Her mind made up, she checked her rear view mirror and finally backed out of the driveway. She was being spared her worst nightmare only because someone else - someone she truly cared for - was taking the bullet for her. The least she could do was catch some of the shrapnel.
Nadine's t-shirt and jeans were speckled with blue paint by the time offensive four letters had been obliterated. She gave the door an extra coat just to make sure no ghosts would appear before sealing up the can and looking up at Kate's door. She bit her lip and finally trudged up the stairs like a kid being sent to bed without supper.
She stared at the gold number five and then finally took that last fateful step forward. She knocked lightly just under the peephole and then stepped back so Kate could see her.
After a short delay, the door swung open and Kate looked out from her dark apartment. Nadine looked down and spoke to Kate's sneakers. "I was wondering if I could borrow your car because I'm not really looking forward to riding my bike across town with everyone... staring at me and... if you don't want me to, that's fine, I can..."
"Here," Kate said.
Nadine looked up and saw the keys dangling from Kate's hand. She took them and finally looked into Kate's red eyes. Kate, seeing an opening, said, "Dean, you have to understand, it wasn't me, it was the editor. I had to say *something* about it and I buried it in the back and I was sure no one would even *read* the damn thing and... and my editor just slaughtered the entire damn thing and I... when I saw it I... Nadine... please..."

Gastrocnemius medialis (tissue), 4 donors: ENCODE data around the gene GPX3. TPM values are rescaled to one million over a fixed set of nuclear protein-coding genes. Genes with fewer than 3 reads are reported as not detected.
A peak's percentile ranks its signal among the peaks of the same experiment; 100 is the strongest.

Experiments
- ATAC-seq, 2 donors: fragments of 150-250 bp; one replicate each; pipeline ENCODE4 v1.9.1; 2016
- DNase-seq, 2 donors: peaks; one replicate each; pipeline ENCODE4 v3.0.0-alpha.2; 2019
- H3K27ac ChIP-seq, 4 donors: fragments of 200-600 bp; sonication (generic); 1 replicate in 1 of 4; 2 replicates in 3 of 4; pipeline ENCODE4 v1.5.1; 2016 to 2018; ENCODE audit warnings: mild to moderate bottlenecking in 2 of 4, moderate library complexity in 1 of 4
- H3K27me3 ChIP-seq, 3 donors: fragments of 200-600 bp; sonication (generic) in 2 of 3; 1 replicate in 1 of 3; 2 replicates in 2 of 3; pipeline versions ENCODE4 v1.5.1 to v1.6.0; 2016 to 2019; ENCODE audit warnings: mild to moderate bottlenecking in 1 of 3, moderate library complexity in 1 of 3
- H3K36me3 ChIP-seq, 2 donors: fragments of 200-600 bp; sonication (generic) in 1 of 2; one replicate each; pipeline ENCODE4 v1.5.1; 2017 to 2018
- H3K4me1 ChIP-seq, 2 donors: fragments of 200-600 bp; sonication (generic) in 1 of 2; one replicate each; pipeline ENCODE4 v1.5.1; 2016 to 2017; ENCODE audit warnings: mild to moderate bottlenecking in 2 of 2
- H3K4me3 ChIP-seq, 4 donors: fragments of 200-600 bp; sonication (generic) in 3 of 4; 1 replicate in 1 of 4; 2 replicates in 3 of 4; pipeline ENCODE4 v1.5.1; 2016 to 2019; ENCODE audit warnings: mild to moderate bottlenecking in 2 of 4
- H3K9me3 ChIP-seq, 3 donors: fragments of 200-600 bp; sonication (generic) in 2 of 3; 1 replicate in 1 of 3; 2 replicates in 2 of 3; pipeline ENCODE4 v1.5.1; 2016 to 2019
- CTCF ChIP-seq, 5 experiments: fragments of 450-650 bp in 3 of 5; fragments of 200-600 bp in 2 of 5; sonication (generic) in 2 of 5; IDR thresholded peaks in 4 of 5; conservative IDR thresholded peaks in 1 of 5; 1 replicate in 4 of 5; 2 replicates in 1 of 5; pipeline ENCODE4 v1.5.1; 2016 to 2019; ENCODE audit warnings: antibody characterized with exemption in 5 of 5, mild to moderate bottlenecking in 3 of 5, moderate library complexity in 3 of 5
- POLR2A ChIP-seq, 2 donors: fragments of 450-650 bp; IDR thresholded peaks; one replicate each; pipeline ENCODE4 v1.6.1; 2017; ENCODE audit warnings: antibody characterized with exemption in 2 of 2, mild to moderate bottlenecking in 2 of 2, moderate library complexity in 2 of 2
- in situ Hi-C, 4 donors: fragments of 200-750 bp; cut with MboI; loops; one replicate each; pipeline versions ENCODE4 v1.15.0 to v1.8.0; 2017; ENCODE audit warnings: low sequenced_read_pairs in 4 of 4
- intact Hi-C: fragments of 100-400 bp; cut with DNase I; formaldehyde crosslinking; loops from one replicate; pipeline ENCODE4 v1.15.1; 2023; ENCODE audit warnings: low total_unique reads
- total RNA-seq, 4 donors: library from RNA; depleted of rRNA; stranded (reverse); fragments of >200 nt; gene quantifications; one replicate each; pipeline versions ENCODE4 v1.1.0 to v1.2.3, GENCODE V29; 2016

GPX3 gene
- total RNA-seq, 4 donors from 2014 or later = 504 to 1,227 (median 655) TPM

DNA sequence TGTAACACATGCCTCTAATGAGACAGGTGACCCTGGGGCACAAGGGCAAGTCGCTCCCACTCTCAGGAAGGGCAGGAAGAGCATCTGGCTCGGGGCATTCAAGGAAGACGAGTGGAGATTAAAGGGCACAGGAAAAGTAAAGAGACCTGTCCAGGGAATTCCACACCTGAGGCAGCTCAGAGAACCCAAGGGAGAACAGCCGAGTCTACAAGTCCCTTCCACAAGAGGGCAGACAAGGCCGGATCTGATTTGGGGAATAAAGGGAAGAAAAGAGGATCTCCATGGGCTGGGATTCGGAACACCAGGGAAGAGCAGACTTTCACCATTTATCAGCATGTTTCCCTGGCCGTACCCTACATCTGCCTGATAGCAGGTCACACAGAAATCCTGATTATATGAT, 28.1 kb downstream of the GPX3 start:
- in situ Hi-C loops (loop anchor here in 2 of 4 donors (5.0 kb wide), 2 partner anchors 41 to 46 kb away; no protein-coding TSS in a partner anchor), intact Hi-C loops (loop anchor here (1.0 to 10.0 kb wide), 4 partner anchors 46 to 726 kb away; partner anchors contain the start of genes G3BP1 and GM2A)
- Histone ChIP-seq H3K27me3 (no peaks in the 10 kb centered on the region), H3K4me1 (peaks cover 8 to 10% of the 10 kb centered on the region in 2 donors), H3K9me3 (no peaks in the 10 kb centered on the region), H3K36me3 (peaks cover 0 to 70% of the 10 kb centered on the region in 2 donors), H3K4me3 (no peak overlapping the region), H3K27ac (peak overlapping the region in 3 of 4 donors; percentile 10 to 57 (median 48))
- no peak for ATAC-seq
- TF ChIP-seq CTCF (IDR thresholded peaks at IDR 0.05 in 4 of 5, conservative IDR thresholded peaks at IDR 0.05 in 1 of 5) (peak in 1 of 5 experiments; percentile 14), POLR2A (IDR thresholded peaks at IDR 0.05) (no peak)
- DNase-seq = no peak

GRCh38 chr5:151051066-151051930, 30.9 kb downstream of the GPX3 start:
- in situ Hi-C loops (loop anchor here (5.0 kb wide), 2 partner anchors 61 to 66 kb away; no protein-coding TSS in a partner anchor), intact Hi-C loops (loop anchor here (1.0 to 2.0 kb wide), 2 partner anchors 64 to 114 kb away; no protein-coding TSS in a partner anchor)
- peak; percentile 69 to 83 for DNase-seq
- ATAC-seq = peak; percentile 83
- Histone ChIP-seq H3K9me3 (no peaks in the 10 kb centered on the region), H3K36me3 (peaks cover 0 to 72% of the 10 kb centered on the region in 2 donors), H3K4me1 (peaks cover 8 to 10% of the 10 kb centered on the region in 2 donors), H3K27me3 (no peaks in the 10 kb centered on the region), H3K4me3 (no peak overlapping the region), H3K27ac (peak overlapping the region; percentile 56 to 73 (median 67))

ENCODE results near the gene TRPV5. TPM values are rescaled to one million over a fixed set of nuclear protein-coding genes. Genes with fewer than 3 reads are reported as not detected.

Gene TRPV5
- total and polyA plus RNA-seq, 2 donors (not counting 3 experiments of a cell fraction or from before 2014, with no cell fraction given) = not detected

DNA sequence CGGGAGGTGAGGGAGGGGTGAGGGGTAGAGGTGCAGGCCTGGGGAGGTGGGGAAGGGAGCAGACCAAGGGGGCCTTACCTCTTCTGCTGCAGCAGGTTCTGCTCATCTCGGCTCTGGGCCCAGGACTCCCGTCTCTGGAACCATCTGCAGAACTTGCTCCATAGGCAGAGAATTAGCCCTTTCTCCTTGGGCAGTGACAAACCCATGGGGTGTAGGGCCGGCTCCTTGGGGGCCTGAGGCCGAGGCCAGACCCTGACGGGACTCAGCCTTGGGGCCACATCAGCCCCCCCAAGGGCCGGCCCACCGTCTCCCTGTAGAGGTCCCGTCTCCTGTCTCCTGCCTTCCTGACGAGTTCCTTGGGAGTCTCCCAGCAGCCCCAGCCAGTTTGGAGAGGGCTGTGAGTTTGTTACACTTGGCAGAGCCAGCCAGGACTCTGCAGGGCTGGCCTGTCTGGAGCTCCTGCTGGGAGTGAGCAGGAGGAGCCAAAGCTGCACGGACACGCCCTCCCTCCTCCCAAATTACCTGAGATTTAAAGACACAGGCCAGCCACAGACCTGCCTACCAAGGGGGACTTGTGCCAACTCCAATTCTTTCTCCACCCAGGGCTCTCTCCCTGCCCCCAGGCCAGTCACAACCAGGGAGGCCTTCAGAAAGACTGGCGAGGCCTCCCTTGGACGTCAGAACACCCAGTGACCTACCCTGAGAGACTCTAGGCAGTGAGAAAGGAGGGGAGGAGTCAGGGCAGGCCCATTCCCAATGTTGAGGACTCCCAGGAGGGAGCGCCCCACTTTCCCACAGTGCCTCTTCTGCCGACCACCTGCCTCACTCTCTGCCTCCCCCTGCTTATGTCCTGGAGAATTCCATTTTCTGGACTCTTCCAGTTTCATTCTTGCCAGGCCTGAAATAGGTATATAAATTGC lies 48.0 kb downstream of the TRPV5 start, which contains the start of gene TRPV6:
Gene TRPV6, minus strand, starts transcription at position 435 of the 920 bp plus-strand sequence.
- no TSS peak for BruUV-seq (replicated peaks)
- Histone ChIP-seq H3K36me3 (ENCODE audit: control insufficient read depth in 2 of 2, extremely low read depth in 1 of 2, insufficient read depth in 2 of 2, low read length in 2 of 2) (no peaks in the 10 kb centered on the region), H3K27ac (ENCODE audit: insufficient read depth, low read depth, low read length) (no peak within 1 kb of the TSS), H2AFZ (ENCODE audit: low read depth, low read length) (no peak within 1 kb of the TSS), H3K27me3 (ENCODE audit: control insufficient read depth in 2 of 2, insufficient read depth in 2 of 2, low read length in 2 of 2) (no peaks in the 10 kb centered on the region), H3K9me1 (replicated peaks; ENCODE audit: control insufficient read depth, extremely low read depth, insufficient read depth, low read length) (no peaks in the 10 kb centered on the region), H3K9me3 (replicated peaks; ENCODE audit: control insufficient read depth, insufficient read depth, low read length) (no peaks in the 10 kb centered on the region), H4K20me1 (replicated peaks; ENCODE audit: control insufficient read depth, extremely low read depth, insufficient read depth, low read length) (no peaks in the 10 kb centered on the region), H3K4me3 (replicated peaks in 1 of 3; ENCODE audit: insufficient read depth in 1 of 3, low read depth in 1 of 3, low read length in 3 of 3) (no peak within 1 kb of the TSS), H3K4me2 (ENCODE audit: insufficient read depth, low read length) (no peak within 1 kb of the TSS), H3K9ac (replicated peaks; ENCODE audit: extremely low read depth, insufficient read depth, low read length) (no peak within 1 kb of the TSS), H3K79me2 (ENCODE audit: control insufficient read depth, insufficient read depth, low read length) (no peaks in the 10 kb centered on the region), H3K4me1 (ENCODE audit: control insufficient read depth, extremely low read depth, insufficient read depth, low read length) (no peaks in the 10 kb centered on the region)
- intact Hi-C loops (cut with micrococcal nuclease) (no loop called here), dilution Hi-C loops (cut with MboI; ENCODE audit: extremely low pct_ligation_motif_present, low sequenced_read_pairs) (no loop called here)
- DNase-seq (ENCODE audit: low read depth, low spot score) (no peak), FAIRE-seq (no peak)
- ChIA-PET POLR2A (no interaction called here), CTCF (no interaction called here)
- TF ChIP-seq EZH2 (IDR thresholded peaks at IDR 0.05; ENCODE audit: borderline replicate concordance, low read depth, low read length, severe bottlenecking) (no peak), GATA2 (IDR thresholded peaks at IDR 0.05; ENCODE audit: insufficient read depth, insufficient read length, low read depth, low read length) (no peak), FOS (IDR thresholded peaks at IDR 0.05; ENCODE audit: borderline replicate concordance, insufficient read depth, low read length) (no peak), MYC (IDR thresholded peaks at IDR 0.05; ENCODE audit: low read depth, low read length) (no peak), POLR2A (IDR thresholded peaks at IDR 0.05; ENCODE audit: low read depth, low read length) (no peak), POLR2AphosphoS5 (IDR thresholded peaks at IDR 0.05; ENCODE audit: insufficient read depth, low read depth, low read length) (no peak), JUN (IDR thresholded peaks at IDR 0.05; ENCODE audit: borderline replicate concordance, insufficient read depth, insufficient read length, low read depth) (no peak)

"I know you'd never have done that to me on purpose," Nadine said quietly. "But my worst nightmare has your byline underneath it. I can't think past that right now. I'm sorry, Kate."
Kate nodded and leaned against the door. "Have a good day, Nadine."
"You too," Nadine said softly. She turned and practically flew down the stairs, eager to get outside before she let the tears come. She walked through the courtyard, past her hooded flowers, and brought her hand up to wipe the tears off her cheeks.
She found Kate's car in the parking lot that ran alongside the apartment building. She got in, took a moment to familiarize herself with the set-up and started the engine. The radio came to life, tuned to KELF. Willa Lamb's voice came from the speakers. "...another call. You're on with Willa and Simon."
"Yeah, I just wanna say I think this Pixie thing is sick. I'll tell ya another thing, I'm turning the radio off when you guys leave and I ain't turning it back on until Hoagie comes on. That's what I wanna say."
"That's wonderful," Willa said. "Could we play a song for you?"
"Yeah, could I hear--"
"No," Willa said. She disconnected the call and sighed into the mic. "How many different ways can we say it, Simon? Nadine Butler is not here. She cannot respond to any of your complaints, and probably wouldn't dignify them with a response if she were. Can we *please* focus on something we *can* address? The weather? The ferry schedule? Anything. Please. Okay. Next caller...?"
Nadine punched the button angrily and silenced her co-worker's voice. Great. She wondered how she would get through a six-hour shift - a show that dealt mostly with called-in requests - without going completely bonkers. She forced her mind to focus on the road, the other drivers, everything that she could mostly ignore when she was on her bicycle.
As she turned towards the radio station, she was shocked to see a crowd of eight or ten people milling about on the sidewalk. They seemed to be congregating around the bicycle rack, so she managed to slip past them without causing any alarm or uproar. As she drove past, she spotted Miranda standing at the door trying to corral them all. They locked eyes as Nadine drove past and Miranda started down the sidewalk in pursuit.
She pulled Kate's car into the parking lot next to the station, driving up the gentle slope to the second level before she climbed out. Miranda caught up with her a few moments later and said, "Nadine. Are you sure you want to come in today? We'd certainly..."